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Tarpon Springs, FL, first trauma-informed city, embraces messy path toward peace


Tarpon Springs, Florida, once known as the nation’s sponge-fishing capital, today boasts a new designation: the first city in the country to declare itself a trauma-informed community.

It isn’t that the 24,000 residents of the scenic Gulf Coast town know more than the rest of us about emergency room techniques, spend their time crunching spreadsheets of violence data or watch more episodes of “America’s Most Wanted.”

Being a trauma-informed community means that Tarpon Spring has made a commitment to engage people from all sectors—education, juvenile justice, faith, housing, health care and business—in common goals. The first is to understand how personal adversity affects the community’s well being. The second is to institute resilience-building practices so that people, organizations and systems no longer traumatize already traumatized people and instead contribute to building a healthy community.

Beginnings: a goal to stop violence

The journey officially began in February 2011, when the Tarpon Springs City Council signed a memorandum of understanding to marshal the community to address and prevent childhood and adult trauma.

The results have been profound. Trauma-informed practices have been implemented in small and large ways in a variety of organizations, including an elementary school, an ex-offender re-entry program and the local housing authority. The Pinellas County Department of Health recently decided to incorporate in its Community Health Improvement Plan a goal of providing trauma-informed information in all of its county health facilities.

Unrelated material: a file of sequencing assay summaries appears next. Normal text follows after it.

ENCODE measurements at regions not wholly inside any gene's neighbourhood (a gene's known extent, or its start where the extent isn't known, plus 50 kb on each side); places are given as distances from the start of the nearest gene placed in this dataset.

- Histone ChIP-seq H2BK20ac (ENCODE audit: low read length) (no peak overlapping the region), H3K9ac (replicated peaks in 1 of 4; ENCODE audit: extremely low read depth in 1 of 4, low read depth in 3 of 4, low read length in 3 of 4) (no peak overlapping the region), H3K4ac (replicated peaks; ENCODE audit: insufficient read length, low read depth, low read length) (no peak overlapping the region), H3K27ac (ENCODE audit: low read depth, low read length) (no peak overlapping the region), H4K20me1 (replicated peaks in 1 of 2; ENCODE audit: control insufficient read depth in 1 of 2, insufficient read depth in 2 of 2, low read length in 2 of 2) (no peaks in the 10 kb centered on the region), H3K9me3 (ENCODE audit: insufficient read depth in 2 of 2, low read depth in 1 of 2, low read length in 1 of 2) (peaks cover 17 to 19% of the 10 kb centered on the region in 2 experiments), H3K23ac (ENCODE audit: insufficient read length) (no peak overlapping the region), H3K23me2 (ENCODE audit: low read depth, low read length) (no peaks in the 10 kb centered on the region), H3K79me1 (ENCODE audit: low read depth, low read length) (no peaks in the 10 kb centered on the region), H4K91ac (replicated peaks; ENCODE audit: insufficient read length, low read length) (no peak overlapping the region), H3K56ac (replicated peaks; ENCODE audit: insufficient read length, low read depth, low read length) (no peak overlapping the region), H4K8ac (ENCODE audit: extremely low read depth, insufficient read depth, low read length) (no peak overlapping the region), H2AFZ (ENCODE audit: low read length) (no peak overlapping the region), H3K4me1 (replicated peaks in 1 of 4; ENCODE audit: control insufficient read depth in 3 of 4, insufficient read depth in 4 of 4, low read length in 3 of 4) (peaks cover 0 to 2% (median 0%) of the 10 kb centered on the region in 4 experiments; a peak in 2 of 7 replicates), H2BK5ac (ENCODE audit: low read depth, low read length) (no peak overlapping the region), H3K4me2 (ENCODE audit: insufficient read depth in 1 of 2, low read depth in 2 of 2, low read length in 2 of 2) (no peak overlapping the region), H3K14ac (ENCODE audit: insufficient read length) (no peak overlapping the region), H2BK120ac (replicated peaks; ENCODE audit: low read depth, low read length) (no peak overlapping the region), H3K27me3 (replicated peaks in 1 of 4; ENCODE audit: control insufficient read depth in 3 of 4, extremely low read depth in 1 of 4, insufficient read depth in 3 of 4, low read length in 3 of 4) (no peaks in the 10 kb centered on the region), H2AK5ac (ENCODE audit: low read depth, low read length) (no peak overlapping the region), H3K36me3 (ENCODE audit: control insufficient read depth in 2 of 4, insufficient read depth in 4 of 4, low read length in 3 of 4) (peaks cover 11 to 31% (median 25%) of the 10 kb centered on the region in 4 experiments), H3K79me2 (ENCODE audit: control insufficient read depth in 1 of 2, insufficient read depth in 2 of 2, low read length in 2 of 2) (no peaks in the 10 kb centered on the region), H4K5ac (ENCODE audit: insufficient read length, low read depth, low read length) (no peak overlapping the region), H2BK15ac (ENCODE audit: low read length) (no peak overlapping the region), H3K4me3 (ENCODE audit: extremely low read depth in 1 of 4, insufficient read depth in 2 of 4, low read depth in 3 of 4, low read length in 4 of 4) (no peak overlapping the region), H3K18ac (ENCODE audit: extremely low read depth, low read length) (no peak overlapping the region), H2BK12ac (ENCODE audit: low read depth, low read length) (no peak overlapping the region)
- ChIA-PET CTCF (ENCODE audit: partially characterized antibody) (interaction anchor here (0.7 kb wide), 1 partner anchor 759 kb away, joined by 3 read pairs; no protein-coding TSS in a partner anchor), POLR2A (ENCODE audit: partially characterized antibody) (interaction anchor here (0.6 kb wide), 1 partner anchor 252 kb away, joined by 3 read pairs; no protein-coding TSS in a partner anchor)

“Once you bring the community into it, you just don’t know how it’s going to grow,” says local artist Robin Saenger.

“She listened,” says Saenger, “and then said: ‘You’re talking about a trauma-informed community.’” Blanch explained how many of the issues facing Tarpon Springs—homelessness, domestic violence and substance abuse—stemmed from childhood adversity. And the Peace4Tarpon Trauma-Informed Community Initiative was born.

“My belief is that trauma is universal,” says Saenger. “Everyone’s experienced trauma in one form or another, and usually does on a regular basis throughout the course of a lifetime,” whether that stems from being in a car accident, witnessing domestic violence or having a loved one with substance abuse problems. And everyone is affected by the consequences of that trauma, including the cost of emergency health and social services, school dropout rates, local violence, and absenteeism on the job.